Assessing Immigration to America

The economic and social consequences of America’s immigration policies – both deliberate and by default – are among the most hotly debated issues of our time. According to CarryingCapacity.org, the United States “now accepts over one million legal immigrants each year, which is more than all of the other industrialized nations in the world, combined.” Additionally, according to ImmigrationCounters.com, there are nearly 23 million illegal immigrants currently living in the U.S.

Attempting to quantify and project the costs and benefits of immigration into the U.S. is not easy. According to About.com, quoting the Federation for American Immigration Reform, “the costs of education, health care and incarceration of illegal aliens to Californians is $10.5 billion per year.” According to the Center for Immigration Studies, “households headed by illegal aliens imposed more than $26.3 billion in costs on the federal government in 2002 and paid only $16 billion in taxes, creating a net fiscal deficit of almost $10.4 billion.”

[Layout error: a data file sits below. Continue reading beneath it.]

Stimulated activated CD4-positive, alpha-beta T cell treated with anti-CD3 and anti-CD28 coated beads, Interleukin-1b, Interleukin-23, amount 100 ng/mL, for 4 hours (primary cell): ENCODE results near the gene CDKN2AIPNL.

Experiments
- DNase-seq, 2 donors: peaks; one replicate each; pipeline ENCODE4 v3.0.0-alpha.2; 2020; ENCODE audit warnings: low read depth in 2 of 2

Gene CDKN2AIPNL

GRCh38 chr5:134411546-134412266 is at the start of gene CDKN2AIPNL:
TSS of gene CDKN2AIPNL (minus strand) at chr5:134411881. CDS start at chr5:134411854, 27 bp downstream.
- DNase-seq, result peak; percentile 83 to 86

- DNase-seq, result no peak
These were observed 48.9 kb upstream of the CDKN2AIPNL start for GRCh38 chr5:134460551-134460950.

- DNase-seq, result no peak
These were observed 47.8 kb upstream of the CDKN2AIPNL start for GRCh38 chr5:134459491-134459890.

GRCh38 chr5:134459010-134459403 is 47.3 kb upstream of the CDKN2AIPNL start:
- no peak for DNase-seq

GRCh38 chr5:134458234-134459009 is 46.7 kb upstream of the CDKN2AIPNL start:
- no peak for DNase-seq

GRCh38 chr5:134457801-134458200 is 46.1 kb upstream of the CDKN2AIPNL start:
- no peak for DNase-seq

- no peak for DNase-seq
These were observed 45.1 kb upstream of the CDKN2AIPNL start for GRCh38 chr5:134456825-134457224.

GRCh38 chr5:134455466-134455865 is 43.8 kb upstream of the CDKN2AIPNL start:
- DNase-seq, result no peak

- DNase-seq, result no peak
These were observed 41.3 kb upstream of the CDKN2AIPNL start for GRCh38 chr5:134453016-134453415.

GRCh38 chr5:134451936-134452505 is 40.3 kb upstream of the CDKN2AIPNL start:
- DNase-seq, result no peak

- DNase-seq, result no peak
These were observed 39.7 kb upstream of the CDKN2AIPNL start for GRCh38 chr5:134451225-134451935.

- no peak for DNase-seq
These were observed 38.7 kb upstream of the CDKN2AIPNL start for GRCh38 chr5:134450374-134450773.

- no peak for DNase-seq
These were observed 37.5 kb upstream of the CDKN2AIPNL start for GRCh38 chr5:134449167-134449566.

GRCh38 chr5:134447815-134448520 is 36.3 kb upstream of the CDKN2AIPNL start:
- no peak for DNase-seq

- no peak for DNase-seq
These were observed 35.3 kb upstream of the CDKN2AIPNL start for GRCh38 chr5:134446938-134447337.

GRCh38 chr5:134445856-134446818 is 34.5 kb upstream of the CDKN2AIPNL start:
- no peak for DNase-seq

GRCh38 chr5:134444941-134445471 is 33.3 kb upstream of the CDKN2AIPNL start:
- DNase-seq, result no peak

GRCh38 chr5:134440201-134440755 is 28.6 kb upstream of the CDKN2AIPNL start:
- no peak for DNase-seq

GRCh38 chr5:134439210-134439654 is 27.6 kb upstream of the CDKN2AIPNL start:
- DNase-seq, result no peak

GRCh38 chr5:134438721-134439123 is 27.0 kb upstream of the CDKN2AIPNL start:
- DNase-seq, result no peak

Statistics abound – and for every study suggesting that America’s immigration is creating a burden on the economy, there is another that concludes the opposite, that immigrants continue to provide a net economic benefit to the economy. So rather than provide yet another regurgitation of battling statistics, it is important to note some crucial qualitative differences between immigration trends in America today, compared with past centuries in America.

WHY IMMIGRATION TO AMERICA IS DIFFERENT TODAY THAN IT WAS 50+ YEARS AGO:

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